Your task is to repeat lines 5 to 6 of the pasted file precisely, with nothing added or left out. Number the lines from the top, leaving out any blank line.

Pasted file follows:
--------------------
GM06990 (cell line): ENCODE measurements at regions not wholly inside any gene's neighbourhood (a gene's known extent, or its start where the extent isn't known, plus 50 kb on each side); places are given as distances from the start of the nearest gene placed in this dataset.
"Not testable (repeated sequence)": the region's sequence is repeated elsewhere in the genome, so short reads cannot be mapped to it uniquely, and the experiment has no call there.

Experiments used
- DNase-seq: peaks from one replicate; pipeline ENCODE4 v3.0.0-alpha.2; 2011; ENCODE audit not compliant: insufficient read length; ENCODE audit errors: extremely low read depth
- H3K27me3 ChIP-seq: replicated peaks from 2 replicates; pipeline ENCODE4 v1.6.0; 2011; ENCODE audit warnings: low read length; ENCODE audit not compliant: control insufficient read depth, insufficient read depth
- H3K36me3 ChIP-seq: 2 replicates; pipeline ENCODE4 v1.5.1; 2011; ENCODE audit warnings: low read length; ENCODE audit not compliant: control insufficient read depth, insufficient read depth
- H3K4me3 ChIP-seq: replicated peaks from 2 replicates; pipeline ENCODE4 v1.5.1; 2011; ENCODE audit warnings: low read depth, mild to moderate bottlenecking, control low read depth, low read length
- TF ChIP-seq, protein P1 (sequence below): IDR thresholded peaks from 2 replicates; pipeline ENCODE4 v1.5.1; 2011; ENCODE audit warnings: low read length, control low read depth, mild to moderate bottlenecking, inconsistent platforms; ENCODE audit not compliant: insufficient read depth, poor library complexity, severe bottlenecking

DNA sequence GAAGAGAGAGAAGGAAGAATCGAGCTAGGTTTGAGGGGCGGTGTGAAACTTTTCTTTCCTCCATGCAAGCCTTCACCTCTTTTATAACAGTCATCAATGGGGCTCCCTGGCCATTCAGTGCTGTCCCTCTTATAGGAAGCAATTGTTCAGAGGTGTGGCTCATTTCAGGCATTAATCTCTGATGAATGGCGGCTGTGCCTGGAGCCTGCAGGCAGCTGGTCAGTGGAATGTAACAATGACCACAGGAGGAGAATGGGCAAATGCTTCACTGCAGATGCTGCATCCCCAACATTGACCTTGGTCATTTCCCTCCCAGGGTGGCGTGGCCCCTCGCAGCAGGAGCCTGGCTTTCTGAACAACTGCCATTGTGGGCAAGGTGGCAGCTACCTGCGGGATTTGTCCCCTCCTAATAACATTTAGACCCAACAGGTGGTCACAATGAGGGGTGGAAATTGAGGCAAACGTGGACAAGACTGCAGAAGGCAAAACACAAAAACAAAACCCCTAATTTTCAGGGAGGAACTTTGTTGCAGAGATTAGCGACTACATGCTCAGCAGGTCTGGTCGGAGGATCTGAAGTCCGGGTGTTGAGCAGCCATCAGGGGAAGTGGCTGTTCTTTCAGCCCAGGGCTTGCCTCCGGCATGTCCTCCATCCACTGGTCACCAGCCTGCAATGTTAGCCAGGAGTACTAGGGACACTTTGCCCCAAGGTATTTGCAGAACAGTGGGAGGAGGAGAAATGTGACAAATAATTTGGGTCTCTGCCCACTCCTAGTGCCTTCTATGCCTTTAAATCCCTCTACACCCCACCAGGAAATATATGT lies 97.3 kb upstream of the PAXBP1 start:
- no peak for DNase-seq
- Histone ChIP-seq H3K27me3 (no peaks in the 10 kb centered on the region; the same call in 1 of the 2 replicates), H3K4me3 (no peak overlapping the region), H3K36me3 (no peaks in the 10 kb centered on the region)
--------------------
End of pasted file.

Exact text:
- H3K27me3 ChIP-seq: replicated peaks from 2 replicates; pipeline ENCODE4 v1.6.0; 2011; ENCODE audit warnings: low read length; ENCODE audit not compliant: control insufficient read depth, insufficient read depth
- H3K36me3 ChIP-seq: 2 replicates; pipeline ENCODE4 v1.5.1; 2011; ENCODE audit warnings: low read length; ENCODE audit not compliant: control insufficient read depth, insufficient read depth